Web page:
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PIVOTAL LABS
Standup 05/30/2008

Interesting Things

  • ActiveRecord’s #method_missing takes precedence over private methods, which means you cannot simply mark “private” database-derived attributes.
    code:

    # File: app/models/rock_star.rb
    #
    # == Schema Information
    # Schema version: 1
    #
    # Table name: rock_stars
    #
    #  id            :integer         not null, primary key
    #  real_name     :string(255)
    #  band_name     :string(255)
    #  personal_life :string(255)
    #
    
    
    class RockStar < ActiveRecord::Base
      def method_missing(method, *arguments, &block)
        puts "I see you've sent my #{method} back and my ActiveRecords and they're all scratched"
        super
      end
    
    
      private
    
    
      def personal_life=(arg)
        puts "Vanish in the air you'll never find me"
        attributes[:personal_life] = arg
      end
    end
    

    script/console:

    Loading development environment (Rails 2.0.2)
    >> sting = RockStar.new(:real_name => 'Gordon Sumner', :band_name => 'The Police')
    I see you've sent my real_name= back and my ActiveRecords and they're all scratched
    => #<RockStar id: nil, real_name: "Gordon Sumner", band_name: "The Police", personal_life: nil>
    >> sting.personal_life = "I'll be watching you"
    I see you've sent my personal_life= back and my ActiveRecords and they're all scratched
    => "I'll be watching you"
    

    Potential solutions:

    • Convention… name “private” database attributes with leading underscores
    • Exception:

      class RockStar < ActiveRecord::Base
        def personal_life=(arg)
          raise "Protest is futile, nothing seems to get through"
        end
      end
      
    • Have another? Post a comment.

  • ||= (”or equal”) blows up you have a public “writer”, but a private “reader”; makes sense, but still worth a mention.
    code:

    class Model < ActiveRecord::Base
      def field_name=(arg)
        @field_name = arg
      end
    
    
      private
    
    
      def field_name
        @field_name
      end
    end
    

    script/console:

    Loading development environment (Rails 2.0.2)
    >> instance = Model.new
    => #<Model id: nil, field_name: nil>
    >> instance.field_name = 'lala'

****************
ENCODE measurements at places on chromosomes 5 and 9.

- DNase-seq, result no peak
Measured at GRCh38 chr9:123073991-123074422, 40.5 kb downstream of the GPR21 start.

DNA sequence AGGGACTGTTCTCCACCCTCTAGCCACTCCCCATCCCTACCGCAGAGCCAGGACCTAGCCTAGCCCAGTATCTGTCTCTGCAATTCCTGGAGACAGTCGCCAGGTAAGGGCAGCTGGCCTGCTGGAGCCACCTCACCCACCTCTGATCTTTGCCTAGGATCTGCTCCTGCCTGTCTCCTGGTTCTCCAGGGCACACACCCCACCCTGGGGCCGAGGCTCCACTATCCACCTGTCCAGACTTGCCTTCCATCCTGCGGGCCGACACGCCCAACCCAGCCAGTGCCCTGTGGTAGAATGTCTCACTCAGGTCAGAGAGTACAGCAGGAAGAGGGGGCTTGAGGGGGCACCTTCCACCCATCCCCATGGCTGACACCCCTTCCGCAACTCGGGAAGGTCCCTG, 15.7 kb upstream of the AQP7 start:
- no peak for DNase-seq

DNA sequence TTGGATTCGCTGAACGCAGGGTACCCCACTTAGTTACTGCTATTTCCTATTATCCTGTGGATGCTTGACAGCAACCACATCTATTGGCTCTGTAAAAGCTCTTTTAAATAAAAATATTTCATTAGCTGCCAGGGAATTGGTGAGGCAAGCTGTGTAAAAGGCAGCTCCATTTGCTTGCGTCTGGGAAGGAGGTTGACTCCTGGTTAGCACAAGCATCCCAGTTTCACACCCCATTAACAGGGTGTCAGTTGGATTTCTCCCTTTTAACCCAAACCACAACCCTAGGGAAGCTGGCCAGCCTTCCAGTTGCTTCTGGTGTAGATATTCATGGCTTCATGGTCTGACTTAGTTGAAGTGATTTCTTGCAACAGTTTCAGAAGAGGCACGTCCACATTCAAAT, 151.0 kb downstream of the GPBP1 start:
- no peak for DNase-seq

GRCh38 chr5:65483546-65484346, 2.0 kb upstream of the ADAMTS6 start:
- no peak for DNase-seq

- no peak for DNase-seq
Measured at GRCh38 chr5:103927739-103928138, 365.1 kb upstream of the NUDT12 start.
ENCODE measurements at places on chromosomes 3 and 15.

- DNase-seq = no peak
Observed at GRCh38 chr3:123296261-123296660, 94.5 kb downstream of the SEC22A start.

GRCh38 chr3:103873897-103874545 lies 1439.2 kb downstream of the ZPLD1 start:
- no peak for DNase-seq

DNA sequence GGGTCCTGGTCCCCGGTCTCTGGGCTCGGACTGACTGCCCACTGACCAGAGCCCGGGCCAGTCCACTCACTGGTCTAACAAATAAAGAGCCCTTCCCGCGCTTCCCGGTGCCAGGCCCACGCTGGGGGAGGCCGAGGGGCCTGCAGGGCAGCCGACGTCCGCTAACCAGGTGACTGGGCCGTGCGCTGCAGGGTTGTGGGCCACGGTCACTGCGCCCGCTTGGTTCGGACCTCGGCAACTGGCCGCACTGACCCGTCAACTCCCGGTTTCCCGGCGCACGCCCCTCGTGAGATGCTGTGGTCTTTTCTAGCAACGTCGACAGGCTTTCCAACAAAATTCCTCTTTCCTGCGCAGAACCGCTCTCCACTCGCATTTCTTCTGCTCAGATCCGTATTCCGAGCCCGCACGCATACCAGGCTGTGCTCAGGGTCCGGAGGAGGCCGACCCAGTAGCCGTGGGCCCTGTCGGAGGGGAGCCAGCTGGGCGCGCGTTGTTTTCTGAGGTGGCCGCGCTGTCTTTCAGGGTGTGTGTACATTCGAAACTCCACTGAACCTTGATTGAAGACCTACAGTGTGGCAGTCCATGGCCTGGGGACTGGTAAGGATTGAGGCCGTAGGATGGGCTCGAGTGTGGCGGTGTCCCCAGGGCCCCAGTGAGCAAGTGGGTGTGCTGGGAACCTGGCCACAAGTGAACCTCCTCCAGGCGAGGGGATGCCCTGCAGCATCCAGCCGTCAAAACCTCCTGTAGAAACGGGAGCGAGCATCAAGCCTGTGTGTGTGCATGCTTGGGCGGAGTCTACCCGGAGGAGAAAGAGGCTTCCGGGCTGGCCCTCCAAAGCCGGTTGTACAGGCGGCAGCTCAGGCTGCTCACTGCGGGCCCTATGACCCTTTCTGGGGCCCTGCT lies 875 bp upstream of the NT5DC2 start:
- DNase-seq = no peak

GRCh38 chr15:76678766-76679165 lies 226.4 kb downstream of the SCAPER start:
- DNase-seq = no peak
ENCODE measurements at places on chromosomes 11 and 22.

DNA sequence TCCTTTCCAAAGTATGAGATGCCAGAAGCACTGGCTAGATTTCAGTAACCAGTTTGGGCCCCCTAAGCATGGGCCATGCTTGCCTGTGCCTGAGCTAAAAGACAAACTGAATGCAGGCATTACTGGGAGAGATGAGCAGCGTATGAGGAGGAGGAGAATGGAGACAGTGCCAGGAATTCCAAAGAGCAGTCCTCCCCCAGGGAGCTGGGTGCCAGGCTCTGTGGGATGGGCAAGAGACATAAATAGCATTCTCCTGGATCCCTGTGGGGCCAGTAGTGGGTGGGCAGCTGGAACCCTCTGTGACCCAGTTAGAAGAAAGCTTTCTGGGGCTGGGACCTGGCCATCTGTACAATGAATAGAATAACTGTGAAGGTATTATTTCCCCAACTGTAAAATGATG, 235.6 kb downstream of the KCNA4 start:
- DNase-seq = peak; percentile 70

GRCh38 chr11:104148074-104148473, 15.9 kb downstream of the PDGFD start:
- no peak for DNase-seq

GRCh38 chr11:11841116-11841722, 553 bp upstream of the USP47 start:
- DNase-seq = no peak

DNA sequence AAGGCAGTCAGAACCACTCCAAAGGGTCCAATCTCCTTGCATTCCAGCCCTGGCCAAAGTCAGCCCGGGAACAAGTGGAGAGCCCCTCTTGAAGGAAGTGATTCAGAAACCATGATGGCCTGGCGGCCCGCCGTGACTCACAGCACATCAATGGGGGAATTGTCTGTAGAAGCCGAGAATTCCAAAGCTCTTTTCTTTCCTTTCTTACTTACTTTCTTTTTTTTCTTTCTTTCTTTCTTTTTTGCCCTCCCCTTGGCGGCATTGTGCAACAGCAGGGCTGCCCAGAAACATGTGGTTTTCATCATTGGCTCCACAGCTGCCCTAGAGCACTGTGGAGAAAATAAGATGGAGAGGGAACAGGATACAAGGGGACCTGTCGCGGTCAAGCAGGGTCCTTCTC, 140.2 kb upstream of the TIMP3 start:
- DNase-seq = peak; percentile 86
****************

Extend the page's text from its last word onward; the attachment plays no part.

=> "lala"
    >> instance.field_name ||= 'dodo'
    NoMethodError: private method `field_name' called for #<Model:0x17df6d0>
      from /Library/Ruby/Gems/1.8/gems/activerecord-2.0.2/lib/active_record/attribute_methods.rb:205:in `method_missing'
      from (irb):4
    
  • ActiveRecord writers always return the passed in argument, even if you define some other return value. This also makes sense — necessary for chaining, etc., but what the heck…
    code:

    class Model < ActiveRecord::Base
      def field_name=(arg)
        @field_name = arg
        return "custom return value"
      end
    end
    

    script/console:

    Loading development environment (Rails 2.0.2)
    >> instance = Model.new
    => #<Model id: nil, field_name: nil>
    >> instance.field_name = 'lala'
    => "lala"
    

Comments
  1. coderrr says:

    The last example is due to Ruby, not AR.

    class X; def x=(a); return :huh?; end; end

    >> X.new.x = 5
    => 5

  2. coderrr says:

    for the private method issue you can do something like this:

    class ActiveRecord::Base
    alias_method :old_mm, :method_missing
    def method_missing m, *a, &b
    raise NoMethodError, “its private!” if self.class.private_method_defined? m

    old_mm m, *a, &b
    end
    end

  3. Adam says:

    Re: ||= (“or equal”) blows up you have a public “writer”, but a private “reader”

    The example you show doesn’t work because the caller doesn’t have access to the callee’s private methods. However, the truly annoying thing about ||= for private accessors is that it doesn’t work even when called from within the class. For example:

    class Thing
    def public_method
    value ||= 1 # sets a local, does not call value=
    self.value ||= 1 # error: explicit sender
    end

    private

    attr_accessor :value
    end

  4. Adam says:

    Nice of my browser to strip out my carriage returns for me.

  5. Arthur says:

    It’s not only ActiveRecord Writers that return the passed argument, it’s all Ruby methods that end in in equals sign and are called “the default way”.

    If you use #send to call a method, you will get the correct return value. Weirdness :)

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